It isn’t until you spot one digging through your trash that you really notice them: Canners. Gleaners. Scrappers. The world has given many names to what are collectively known as “waste pickers.” They collect cans and bottles for deposit as well as a wide range of materials for recycling and reuse. Waste pickers are among the world’s most vulnerable and stigmatized workers. But before turning down your nose at them, consider this: They have a critical role to play in keeping waste out of the world’s oceans.

Waste meets the sea in many ways, and at every juncture, waste pickers are preventing materials from entering waterways.

Around the world, waste pickers and the systems they operate vary widely, ranging from informal pickers collecting in the streets to sophisticated cooperatives with municipal contracts. Organized or not, there are about 20 million waste pickers on the ground globally, and they are filling critical gaps, managing 50 to 100 percent of waste in many cities, where it would likely otherwise fill the sea.

In many cities, waste ends up in waterways from public spaces or informal settlements that lack collection services, either because of streets too narrow for garbage trucks or because the locals can’t afford it. That means two billion people in low- and middle-income countries are left to discard their waste in open spaces, nearby waterways or other makeshift solutions. Waste pickers are adept at servicing such communities because they operate smaller collection tools such as pushcarts and tend to be more affordable, helping municipalities justify the subsidization of their work.

Increasingly, waste picker organizations are also making their living preventing waste. Many cooperatives make and sell reusable items such as shopping bags from secondhand textiles, and many more collect and resell secondhand goods. Each day in Paris, waste pickers collect around 20 tons of discarded objects from waste bins to resell in flea markets throughout the city.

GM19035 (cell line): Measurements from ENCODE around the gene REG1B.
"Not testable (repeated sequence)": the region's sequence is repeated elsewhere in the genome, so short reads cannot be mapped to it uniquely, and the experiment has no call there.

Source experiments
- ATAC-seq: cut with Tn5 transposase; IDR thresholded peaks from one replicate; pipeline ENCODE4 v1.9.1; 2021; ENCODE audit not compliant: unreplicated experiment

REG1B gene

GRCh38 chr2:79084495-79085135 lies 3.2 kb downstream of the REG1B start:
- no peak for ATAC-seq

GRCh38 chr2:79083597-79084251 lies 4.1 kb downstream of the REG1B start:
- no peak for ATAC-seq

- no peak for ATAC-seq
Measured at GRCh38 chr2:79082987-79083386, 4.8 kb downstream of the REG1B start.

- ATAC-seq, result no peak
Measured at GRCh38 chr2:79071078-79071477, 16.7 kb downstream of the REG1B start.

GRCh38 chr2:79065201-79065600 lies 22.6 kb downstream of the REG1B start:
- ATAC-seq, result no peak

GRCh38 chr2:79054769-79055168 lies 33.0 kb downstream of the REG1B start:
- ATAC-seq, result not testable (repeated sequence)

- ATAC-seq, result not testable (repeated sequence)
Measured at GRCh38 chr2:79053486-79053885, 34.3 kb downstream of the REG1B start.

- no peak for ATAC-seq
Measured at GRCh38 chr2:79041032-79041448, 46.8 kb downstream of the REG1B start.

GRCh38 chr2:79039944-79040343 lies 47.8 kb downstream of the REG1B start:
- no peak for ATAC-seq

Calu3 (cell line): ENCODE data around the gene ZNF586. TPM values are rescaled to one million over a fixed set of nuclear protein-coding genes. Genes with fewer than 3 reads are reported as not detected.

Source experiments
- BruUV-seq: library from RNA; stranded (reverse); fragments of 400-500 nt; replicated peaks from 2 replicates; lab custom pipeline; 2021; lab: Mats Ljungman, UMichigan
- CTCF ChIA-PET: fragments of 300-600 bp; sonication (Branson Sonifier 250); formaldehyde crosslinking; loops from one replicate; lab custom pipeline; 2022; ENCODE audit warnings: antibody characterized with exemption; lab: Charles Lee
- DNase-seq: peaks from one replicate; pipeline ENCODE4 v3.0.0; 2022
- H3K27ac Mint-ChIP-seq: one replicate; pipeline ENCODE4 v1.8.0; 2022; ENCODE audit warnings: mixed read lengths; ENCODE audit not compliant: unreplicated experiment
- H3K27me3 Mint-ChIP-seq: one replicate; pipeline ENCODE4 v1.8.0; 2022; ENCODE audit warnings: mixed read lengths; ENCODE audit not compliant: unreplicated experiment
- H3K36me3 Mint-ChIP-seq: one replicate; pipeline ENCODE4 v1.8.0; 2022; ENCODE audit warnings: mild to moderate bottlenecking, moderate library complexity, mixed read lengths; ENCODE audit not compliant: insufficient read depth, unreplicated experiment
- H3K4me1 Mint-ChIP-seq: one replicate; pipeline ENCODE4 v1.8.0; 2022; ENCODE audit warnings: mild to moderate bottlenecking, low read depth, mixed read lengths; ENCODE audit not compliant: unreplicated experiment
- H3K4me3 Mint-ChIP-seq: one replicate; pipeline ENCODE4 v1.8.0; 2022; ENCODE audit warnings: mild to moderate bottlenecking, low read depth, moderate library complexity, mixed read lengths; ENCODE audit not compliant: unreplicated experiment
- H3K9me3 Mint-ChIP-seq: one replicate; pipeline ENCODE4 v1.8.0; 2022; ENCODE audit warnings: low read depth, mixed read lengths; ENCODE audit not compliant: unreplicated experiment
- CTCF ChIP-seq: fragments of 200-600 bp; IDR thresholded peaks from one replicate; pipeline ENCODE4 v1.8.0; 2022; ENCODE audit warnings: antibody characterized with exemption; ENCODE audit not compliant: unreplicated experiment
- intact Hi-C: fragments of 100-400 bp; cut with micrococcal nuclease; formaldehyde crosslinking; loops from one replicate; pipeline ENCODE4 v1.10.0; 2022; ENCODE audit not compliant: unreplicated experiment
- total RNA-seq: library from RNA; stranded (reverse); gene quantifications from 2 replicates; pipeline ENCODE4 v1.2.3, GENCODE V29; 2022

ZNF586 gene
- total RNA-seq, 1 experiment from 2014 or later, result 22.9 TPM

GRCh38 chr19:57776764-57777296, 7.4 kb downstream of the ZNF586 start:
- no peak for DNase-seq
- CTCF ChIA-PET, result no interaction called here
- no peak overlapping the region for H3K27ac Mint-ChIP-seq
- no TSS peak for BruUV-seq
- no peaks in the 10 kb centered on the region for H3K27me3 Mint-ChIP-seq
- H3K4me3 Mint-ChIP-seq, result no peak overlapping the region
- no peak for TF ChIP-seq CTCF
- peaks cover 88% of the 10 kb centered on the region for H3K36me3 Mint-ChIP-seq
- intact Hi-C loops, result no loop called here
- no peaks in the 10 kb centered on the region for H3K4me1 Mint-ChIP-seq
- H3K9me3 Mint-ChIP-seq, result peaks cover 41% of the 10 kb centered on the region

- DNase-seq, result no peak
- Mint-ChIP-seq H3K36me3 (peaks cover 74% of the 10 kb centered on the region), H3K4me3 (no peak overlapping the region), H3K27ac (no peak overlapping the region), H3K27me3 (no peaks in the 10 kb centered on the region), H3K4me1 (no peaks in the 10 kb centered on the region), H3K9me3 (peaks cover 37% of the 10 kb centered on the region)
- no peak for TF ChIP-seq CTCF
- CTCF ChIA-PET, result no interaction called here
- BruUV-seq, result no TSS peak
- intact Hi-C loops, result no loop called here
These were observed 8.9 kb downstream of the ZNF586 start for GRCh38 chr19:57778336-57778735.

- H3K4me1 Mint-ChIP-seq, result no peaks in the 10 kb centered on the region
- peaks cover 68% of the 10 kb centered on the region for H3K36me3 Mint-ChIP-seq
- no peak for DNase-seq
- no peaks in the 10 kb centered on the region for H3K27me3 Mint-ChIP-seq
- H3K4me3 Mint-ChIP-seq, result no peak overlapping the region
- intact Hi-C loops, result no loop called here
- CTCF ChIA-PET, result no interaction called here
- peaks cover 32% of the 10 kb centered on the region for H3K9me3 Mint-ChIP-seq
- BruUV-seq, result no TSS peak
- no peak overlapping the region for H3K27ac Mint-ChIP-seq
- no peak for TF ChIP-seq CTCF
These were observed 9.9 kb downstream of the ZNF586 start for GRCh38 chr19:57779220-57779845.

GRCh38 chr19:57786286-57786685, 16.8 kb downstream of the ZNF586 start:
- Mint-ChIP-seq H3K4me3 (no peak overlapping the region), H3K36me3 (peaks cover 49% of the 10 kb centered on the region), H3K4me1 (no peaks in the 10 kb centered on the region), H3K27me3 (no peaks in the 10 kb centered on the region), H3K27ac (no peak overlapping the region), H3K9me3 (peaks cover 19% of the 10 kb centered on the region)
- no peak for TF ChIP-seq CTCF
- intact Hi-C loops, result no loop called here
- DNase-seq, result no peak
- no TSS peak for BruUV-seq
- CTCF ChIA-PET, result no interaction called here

That’s right. This isn’t just a global south story; waste pickers are increasingly organizing for visibility in the global north as well, where they are also preventing waste from meeting the ocean.

One of the major ways that places such as the U.S., Europe and Canada contribute to marine waste is through poorly segregated recyclables shipped abroad for processing. Bottle-deposit systems, by contrast, help keep cans and bottles from ever going abroad by generating a large, citizen-sorted, relatively clean stock of materials. Bottle-return materials can be recycled without needing further sorting, making it more affordable to process them domestically than internationally.

Though we don’t know the percentage of drink containers deposited by waste pickers in the U.S., groups that manage these bottle-deposit systems acknowledge their significant contribution. In Montreal, 54 percent of the containers that waste pickers collect come from residential recycling bins. Though some people consider someone digging through their bins on trash day a nuisance, waste pickers are actually cleaning up and localizing the recycling stream.

We don’t tend to think of waste pickers in the U.S. as providing an environmental service, let alone performing an important job. Rather cities point to the small percentage who litter the ground around them to justify locked trash cans and increased legal and social barriers to picking trash.

Some waste pickers in the U.S. and Canada are beginning to gain support, though. In Vancouver, members of the Binners’ Project are hired to improve the segregation of recyclables at events and large facilities. In Portland, Ore., the regional government recently began supporting the capacity development of a new association called Ground Score, which hires waste pickers to collect litter in hard-to-reach areas along the Willamette River. And municipalities around the U.S. are now looking to the work of New York City–based waste picker organization and deposit center Sure We Can to understand how to start something similar in their citiy.

Waste pickers can increase their contribution and circumstances if supported with training, tools and infrastructure, social protections, legal access to materials and formal contracts. And the more we research and learn about their contributions, the easier it is to justify their inclusion in formal waste-management systems.

Despite their absence from most urban-development plans, waste pickers remain some of the most effective, affordable, and necessary waste managers and recyclers on earth, protecting both land and sea. It’s time governments start working hand in hand with these green armies, who are ready to help solve our global ocean plastics disaster.